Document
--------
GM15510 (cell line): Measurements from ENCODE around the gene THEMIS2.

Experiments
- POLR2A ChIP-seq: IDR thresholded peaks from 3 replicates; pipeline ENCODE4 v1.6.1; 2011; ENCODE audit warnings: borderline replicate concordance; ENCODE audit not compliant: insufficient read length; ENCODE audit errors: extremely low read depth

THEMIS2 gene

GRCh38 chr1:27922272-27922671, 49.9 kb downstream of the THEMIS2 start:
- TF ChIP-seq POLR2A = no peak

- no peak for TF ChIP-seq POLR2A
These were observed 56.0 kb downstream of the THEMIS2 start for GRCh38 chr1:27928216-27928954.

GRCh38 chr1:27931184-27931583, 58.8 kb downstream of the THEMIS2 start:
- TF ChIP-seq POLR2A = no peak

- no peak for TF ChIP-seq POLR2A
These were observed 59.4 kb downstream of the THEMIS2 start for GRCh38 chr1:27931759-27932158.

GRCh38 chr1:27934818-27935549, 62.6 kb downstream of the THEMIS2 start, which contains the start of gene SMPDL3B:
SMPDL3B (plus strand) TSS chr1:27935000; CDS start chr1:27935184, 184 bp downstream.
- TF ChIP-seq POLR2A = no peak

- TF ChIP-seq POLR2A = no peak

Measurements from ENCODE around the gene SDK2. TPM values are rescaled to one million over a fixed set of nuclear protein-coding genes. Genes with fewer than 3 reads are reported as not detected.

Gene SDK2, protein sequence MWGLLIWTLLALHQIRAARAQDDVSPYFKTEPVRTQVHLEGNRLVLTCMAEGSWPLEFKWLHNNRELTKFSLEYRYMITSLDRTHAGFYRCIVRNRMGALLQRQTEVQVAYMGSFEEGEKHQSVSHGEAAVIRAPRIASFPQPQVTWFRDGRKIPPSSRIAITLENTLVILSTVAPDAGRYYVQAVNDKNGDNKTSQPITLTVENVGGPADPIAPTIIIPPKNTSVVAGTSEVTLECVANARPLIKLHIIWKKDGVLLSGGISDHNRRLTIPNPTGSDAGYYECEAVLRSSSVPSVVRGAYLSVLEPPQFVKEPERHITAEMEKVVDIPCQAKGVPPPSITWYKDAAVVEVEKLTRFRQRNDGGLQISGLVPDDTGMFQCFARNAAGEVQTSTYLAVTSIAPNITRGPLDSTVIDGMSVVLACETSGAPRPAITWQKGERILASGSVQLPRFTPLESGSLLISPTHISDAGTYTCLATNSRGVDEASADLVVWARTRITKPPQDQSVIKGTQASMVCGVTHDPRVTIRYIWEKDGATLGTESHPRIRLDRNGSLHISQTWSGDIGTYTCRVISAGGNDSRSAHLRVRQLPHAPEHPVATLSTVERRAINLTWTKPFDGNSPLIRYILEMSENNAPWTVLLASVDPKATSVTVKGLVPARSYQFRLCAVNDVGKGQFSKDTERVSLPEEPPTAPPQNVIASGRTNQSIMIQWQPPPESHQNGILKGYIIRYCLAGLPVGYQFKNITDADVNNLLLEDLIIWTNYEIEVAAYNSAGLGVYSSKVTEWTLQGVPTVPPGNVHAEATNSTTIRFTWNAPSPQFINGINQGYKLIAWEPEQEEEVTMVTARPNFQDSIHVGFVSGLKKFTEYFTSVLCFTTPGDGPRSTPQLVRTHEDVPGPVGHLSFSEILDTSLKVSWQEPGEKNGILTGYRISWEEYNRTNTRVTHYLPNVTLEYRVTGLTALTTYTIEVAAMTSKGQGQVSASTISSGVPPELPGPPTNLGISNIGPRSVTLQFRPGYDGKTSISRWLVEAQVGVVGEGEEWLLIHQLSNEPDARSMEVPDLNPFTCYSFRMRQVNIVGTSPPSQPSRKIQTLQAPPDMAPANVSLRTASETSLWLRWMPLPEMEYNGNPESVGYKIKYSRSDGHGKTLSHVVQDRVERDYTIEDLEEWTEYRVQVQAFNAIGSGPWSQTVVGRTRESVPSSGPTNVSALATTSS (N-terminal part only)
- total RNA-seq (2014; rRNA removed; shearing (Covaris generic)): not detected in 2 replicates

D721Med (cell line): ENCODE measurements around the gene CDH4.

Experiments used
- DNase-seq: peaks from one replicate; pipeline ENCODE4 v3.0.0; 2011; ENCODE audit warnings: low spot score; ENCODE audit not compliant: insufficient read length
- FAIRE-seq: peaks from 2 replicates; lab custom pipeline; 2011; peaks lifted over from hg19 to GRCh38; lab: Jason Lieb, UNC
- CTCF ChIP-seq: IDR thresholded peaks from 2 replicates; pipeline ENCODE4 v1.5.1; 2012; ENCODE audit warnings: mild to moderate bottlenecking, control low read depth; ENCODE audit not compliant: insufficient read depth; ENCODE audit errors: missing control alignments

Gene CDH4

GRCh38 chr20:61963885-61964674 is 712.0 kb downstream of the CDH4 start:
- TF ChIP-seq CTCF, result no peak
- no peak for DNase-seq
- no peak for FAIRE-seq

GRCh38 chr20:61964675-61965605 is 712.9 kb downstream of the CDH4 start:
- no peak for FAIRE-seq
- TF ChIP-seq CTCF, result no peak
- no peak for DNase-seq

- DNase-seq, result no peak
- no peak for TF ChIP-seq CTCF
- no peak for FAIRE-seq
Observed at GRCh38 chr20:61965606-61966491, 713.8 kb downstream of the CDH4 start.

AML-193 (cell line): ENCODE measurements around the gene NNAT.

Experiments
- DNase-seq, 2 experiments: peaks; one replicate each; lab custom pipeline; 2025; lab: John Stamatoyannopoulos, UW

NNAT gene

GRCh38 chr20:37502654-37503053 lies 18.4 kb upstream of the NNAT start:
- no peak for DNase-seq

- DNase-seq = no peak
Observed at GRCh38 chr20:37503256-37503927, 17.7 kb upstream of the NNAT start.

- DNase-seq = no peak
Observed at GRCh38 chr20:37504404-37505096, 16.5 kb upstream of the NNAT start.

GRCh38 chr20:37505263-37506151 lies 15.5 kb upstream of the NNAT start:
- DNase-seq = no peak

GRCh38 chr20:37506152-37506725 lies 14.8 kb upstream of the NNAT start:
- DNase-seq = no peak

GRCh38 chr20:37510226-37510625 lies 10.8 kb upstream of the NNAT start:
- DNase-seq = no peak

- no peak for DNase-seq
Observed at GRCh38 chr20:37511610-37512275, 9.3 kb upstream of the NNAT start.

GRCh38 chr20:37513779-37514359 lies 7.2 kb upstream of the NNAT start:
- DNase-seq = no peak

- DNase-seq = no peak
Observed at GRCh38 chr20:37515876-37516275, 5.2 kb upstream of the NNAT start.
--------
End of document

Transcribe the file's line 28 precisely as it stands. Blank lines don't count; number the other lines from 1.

- no peak for DNase-seq